Certificates of Occupancy

A Certificate of Occupancy is issued by the Department of Buildings to certify that residential buildings with 4 or more units and larger non-residential buildings conform to the requirements of the Chicago Building Code.

When is a Certificate of Occupancy Required?

A Certificate of Occupancy is REQUIRED for permitted work that meets one or more of the following:

  • Construction or substantial alteration (reconfiguration) of 4 or more dwelling units or sleeping units
  • Construction or substantial alteration (reconfiguration)  of more than 10,000 square feet of non-residential occupancy
  • Change of occupancy (e.g. converting a storefront to an apartment or converting a warehouse to an office building)
  • Construction or substantial rehabilitation of any space, regardless of floor area, used for assembly (Group A), educational (Group E), institutional (Group I) or Hazardous (Group H) occupancy
    • Assembly (Group A) occupancies involve the use of a building or space for more than 50 people to gather for purposes such as civic, social, or religious functions, recreation, food or drink consumption, or awaiting transportation.
    • Educational (Group E) occupancies involve the use of a building for educational purposes for children from 3 years old through the 12th grade or to provide child day care services primarily for children over 2 years of age
    • Hazardous (Group H) occupancies involve operations or materials that create a heightened risk of detonation, deflagration, combustion, physical hazard, or human health hazard exposure. Group H occupancies are regulated by the Chicago Fire Department, Fire Prevention Bureau. 
    • Institutional (Group I) occupancies include hospitals, nursing homes, halfway houses, and jails. Some day care programs for children 2 and younger or for adults who need assistance are also classified as institutional occupancies.
    • All child day care centers (other than home-based day care services for 8 or fewer children unrelated to the operator) are classified as either Group E or Group I occupancies.

It is illegal to occupy or permit others to occupy a building or portion of a building which requires a certificate of occupancy before obtaining the certificate of occupancy or a partial/temporary certificate of occupancy.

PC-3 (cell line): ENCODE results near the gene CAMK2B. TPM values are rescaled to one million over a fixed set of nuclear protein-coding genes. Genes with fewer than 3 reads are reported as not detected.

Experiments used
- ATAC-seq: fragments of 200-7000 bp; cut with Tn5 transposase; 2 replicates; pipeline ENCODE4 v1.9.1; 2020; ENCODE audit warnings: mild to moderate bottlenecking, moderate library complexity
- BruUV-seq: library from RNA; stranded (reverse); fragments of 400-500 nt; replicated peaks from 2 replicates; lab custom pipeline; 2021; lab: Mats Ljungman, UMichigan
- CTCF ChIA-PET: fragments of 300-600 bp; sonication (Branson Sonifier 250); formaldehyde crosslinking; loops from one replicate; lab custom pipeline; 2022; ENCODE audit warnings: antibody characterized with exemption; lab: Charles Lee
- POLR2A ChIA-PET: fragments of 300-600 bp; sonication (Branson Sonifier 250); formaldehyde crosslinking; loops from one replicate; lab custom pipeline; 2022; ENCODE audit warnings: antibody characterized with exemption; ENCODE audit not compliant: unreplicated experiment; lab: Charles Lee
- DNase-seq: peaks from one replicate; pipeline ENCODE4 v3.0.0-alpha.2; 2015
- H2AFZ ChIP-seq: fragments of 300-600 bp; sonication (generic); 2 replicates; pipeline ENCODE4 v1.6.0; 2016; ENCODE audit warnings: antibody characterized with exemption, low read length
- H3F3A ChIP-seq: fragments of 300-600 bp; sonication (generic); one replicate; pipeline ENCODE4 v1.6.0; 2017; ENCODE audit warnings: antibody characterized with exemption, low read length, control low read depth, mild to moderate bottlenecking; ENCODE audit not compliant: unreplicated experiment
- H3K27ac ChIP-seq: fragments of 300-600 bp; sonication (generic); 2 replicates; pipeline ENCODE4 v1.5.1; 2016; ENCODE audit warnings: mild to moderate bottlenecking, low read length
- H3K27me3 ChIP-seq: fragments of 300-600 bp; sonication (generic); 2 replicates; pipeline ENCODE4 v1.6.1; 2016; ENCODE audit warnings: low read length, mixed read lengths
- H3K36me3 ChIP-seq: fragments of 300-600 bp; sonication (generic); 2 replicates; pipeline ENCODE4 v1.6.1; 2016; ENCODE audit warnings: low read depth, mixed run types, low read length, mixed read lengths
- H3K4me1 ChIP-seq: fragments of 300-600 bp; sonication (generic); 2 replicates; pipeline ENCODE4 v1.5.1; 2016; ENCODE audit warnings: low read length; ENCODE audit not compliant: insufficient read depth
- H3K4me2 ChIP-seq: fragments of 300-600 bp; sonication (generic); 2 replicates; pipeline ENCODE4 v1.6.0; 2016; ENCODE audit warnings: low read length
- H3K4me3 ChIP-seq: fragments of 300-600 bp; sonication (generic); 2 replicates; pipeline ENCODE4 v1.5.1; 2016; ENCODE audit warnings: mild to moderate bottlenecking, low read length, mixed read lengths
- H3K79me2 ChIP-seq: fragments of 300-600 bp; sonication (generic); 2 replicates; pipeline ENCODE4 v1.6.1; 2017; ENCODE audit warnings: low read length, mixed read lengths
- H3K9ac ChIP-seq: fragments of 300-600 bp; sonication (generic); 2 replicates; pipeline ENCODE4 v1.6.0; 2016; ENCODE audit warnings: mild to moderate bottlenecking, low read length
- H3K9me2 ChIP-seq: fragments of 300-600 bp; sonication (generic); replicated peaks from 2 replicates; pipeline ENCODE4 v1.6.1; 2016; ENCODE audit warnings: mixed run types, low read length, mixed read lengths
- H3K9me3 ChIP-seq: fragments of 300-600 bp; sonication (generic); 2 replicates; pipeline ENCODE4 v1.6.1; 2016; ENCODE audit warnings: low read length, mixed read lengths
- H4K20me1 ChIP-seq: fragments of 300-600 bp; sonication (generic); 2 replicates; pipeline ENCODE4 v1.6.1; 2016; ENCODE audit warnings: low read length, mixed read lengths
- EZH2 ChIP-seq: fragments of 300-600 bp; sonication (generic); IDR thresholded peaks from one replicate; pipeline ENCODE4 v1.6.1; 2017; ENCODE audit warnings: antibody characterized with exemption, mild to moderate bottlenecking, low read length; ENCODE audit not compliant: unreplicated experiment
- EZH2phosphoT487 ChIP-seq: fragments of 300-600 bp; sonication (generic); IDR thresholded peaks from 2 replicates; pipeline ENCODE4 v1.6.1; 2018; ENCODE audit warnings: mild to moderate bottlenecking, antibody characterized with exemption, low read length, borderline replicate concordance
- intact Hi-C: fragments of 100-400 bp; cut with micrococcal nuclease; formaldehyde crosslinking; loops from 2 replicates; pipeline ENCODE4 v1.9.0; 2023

A certificate of occupancy may be requested for all other projects, including single-family homes, but the request must be made online and approved before any construction work begins.

What Steps Are Required to Obtain a Certificate of Occupancy?

After the building permit issues and when work is ready to begin:

  1. The applicant must schedule, be present for, and pass all required inspections as the work progresses. Inspections must be requested online.
  2. The applicant must use the online Certificate of Occupancy Application to submit technical and contact information when work is nearing completion.
  3. The applicant will be contacted by the Department to schedule certificate-of-occupancy-related inspections. The Department of Buildings will also provide contact information to schedule required inspections with the Chicago Fire Department, Fire Prevention Bureau, if required.
  4. The owner must pay all outstanding inspection fees and pick up the hard copy certificate of occupancy before occupying the building or allowing others to occupy the building.

What Inspections Are Required for a Certificate of Occupancy?

Underground Inspections

  • Plumbing underground
  • Rebar, structural steel prior to concrete pours (initial and ongoing)

Rough inspections

  • Carpentry (new construction)
  • Electrical
  • Iron
  • Plumbing
  • Ventilation

Final Inspections

  • Boilers
  • Carpentry (new construction)
  • Electrical
  • Iron
  • Plumbing
  • Refrigeration
  • Ventilation

Certificate of Occupancy Inspection(s)

  • Fire Prevention Bureau

Are There Additional Requirements for Inspections?

Yes, for inspections, the applicant or the applicant's agent must:

  • Be present at the time of the scheduled certificate of occupancy inspection.
  • Make sure a representative for any technical trade is present at the inspection, if requested by the Department.
  • Make available at the inspection the full set of stamped permit plans and any technical document approved by the Department.
  • Make sure that all rooms and spaces required to be inspected can be accessed.
  • Provide all equipment required by the Department to undertake the inspection, including but not limited to, ladders, safety equipment, and lighting.    

A reinspection fee, as provided in section 14A-5-501.4 of the Chicago Construction Codes Administrative Provisions, will be charged whenever any scheduled inspection cannot take place because of the absence of, or other action or inaction by, the building’s owner or permit holder. The reinspection fee must be paid to the City's Department of Finance before a certificate of occupancy can be issued.

Supporting Information Facts